Everett’s events center renamed Xfinity Arena

EVERETT — Comcast Arena has a new name, effective Wednesday: Xfinity Arena.

It might also be getting a boost after losing money last year.

The arena is owned by the Everett Public Facilities District, which built the $71.5 million building in 2003 to help revitalize downtown Everett. It is managed by Philadelphia-based Global Spectrum under a contract that expires at the end of 2015.

The district also owns the community ice rink, which also is being rebranded with the Xfinity name. The city owns the land and the attached Edward D. Hansen Conference Center.

The 10,000-seat arena’s problem is complicated, but much of it stems from operating in a competitive industry that experiences wide swings, depending on the overall health of the economy.

Xfinity Arena posted a net loss last year, said Rick Comeau, Global Spectrum’s general manager for the arena, although he wasn’t able to say exactly how much the arena lost.

“Last year wasn’t a banner year for the facility, for sure,” he said.

This year the arena seems to be closer to breaking even, Comeau said.

Global Spectrum’s strategy is to program a wide variety of events, ranging from expos like the Everett Fall Home Show to entertainment events and concerts. On Sept. 18, the Ringling Bros. and Barnum &Bailey Circus sets up for a four-day run, and Demi Lovato and Phillip Phillips have October tour dates at the arena.

The arena has 37 dates booked between now and the end of the year, including most weekends.

The plan at the start of 2014 was to book 14 events ranging from expos to one-time events like mixed martial arts or motorcycle ice racing, plus half a dozen concerts.

In the fall and winter, the Western Hockey League’s Everett Silvertips dominate the calendar, and the fortunes of the team can help determine the year’s financial results.

“If the Silvertips are successful and our food and beverage companies are successful, then we are successful as well,” Comeau said.

But the business is also cyclical, and the arena often takes money earned in good years and puts it into a reserve to cushion it for the bad years.

The concert business alone is highly competitive, and while Global Spectrum does some of its own promotion, it’s tiny compared to the two giants of the business, Live Nation, which manages the 27,500-seat Gorge venue and 20,000-seat White River amphitheaters, and AEG Live, which manages 17,000-seat KeyArena in Seattle.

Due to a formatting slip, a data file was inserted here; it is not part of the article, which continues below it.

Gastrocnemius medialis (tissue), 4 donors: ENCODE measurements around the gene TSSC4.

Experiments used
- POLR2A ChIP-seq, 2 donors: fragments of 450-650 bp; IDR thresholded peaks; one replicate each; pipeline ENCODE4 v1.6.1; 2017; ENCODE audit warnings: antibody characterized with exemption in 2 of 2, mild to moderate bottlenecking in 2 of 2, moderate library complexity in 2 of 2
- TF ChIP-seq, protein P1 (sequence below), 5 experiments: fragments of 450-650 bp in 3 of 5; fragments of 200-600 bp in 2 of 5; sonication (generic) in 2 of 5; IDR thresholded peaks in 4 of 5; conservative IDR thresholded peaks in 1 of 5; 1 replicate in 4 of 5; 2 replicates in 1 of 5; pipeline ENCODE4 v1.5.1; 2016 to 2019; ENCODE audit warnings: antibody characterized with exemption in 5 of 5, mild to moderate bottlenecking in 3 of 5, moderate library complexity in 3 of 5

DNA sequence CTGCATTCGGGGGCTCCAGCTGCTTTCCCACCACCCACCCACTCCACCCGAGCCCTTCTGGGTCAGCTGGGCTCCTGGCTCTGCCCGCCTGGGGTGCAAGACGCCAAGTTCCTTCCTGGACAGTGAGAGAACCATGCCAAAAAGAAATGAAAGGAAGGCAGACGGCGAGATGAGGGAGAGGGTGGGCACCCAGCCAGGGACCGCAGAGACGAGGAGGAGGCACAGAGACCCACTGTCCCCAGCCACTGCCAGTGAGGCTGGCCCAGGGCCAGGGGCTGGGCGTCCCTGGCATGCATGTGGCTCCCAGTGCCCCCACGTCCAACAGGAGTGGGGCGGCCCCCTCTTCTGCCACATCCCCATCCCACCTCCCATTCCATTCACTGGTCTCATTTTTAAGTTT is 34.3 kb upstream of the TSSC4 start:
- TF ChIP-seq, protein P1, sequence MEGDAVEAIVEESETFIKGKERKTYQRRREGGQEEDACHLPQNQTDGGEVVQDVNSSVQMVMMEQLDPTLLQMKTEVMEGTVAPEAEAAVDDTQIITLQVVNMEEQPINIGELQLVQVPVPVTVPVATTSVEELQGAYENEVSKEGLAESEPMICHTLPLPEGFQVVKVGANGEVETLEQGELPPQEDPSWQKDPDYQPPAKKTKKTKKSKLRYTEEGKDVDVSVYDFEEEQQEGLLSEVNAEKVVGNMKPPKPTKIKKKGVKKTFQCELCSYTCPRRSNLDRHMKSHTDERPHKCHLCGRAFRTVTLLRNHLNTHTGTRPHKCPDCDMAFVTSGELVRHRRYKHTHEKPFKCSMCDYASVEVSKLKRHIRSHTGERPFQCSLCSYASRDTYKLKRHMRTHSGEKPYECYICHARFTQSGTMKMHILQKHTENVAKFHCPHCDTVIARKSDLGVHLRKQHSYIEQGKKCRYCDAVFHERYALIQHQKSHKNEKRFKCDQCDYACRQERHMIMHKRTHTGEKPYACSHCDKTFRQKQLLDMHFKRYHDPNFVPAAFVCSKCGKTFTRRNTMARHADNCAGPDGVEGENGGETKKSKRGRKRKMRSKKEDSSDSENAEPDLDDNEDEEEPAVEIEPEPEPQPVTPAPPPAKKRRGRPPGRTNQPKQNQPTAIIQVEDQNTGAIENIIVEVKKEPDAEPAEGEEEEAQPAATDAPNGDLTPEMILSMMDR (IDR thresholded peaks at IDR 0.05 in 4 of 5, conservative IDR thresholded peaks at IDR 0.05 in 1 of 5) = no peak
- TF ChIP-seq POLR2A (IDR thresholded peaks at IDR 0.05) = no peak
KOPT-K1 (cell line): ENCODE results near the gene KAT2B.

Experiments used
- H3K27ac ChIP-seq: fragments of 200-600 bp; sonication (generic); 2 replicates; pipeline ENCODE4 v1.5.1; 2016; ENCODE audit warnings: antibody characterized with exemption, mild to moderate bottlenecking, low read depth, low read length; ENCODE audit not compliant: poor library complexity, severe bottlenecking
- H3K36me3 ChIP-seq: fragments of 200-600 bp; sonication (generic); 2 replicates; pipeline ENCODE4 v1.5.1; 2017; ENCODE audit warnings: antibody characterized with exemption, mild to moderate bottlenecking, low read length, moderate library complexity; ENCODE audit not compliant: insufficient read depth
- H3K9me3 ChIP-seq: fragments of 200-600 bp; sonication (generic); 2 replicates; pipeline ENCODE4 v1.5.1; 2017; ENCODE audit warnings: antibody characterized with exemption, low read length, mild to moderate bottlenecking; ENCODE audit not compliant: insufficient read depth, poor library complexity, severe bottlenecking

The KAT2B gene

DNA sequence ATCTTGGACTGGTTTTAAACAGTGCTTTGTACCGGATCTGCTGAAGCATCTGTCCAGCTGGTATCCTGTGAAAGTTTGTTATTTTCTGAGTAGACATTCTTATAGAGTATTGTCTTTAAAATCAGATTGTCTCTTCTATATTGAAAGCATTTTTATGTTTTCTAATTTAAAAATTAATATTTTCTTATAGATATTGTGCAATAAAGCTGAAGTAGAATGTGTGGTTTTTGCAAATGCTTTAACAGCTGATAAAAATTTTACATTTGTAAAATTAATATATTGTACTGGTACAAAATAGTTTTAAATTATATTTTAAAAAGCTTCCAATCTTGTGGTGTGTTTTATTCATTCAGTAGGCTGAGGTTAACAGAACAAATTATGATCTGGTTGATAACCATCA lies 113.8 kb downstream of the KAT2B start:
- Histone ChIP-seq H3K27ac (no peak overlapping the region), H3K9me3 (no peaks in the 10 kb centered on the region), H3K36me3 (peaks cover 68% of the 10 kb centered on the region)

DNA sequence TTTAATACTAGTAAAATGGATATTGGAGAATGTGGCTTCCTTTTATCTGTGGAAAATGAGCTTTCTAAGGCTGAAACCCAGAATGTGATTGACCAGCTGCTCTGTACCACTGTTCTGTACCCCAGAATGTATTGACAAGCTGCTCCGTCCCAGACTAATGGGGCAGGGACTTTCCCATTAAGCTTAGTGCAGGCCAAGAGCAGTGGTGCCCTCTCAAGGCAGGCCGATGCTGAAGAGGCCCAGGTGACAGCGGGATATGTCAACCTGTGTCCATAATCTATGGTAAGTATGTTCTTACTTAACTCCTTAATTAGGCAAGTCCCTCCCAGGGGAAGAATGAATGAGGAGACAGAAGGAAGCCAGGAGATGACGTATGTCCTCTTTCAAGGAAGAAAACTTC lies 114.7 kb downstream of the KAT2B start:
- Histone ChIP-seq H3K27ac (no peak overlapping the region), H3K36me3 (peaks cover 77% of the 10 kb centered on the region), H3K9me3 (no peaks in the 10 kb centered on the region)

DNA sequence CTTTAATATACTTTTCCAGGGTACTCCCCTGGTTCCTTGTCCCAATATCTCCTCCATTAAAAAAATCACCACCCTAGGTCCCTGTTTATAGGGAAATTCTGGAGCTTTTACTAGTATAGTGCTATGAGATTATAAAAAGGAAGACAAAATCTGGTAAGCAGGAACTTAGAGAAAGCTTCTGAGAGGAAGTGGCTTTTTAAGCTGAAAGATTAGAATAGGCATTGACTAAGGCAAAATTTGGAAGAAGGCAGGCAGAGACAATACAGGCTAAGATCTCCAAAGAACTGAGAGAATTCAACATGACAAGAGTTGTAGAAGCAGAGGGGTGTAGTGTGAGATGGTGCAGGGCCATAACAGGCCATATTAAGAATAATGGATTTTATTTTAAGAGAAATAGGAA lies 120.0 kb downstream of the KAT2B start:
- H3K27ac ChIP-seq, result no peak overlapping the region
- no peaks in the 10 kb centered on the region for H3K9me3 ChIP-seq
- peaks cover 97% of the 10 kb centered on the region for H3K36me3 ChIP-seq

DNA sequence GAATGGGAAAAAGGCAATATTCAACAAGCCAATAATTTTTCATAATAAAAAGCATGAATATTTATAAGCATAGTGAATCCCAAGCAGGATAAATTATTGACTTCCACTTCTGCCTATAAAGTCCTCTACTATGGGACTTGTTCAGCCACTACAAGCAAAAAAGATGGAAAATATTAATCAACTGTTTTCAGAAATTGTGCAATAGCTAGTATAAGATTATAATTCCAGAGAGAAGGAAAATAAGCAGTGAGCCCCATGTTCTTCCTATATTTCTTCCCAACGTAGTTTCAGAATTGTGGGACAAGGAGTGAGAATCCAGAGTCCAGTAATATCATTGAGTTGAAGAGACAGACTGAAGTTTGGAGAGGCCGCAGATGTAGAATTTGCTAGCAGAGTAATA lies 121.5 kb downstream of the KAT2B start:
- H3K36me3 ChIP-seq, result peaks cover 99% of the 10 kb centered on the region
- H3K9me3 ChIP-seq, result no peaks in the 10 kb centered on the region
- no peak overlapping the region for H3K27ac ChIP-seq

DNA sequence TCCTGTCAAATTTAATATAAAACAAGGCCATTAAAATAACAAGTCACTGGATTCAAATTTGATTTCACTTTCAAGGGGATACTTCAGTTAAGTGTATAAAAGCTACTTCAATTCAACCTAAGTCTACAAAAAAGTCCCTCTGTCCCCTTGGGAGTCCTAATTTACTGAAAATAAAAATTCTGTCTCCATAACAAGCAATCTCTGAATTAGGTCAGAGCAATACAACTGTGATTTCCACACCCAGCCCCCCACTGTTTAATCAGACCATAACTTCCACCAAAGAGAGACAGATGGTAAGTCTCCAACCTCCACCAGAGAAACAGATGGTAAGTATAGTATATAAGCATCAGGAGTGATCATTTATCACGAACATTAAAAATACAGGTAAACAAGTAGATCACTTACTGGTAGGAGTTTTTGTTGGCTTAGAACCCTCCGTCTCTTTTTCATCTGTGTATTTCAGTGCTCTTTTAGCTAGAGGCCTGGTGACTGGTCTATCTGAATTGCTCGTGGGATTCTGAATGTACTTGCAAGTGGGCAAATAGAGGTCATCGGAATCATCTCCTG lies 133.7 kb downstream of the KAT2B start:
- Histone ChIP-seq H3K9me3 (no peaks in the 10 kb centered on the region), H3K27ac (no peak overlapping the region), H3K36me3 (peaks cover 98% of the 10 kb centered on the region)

“Live Nation is going to try and book as many shows as they can into facilities they own,” said Gary Bongiovanni, the editor-in-chief of Pollstar, a magazine and website that covers the live concert industry.

According to Pollstar’s data, Live Nation reported more than 33.3 million tickets sold in 2013 and AEG sold 13.7 million. Global Spectrum only reported 220,247 ticket sales last year for all its properties worldwide, Bongiovanni said.

Even noting that the numbers are voluntarily reported, Bongiovanni said, “Global Spectrum doesn’t have the same buying power that AEG or Live Nation does.”

Comeau said that working with outside promoters is often key to landing names like Lovato, who is coming in October, or One Republic, which played a sold-out show in June.

The arena still labors under $50 million in outstanding debt, and its credit rating was downgraded earlier in the year, which would make it more expensive to issue new bonds or otherwise borrow money.

But the city of Everett guarantees $27.4 million of the debt — the rest is guaranteed by revenue — and is currently refinancing it, using its own stronger credit to get better terms, said Debra Bryant, the city’s deputy mayor.

When the arena’s bonds mature in 2026, the city becomes the owner of the facility.

But even in bad years — in 2011, the financial crisis in Greece caused monthly payments on that debt to more than double to $39,432 per month from $14,646 per month — the impact of the arena is best felt in the city itself.

“It gave people a reason to get off the freeway and see who we were,” said Lanie McMullin, the city’s economic development director and a board member of the Public Facilities District.

Given that Everett is a “fringe” city to a major metropolitan area, with all of the high costs of development that come with being close to Seattle, the arena has helped bring more than 700,000 visitors per year to the city.

“For that reason, the arena has outperformed,” McMullin said.

“I’m surprised it’s performed as well as it has,” she said. “It’s one of the best things we’ve ever done.”

Chris Winters: 425-374-4165; cwinters@heraldnet.com. Twitter: @Chris_At_Herald.

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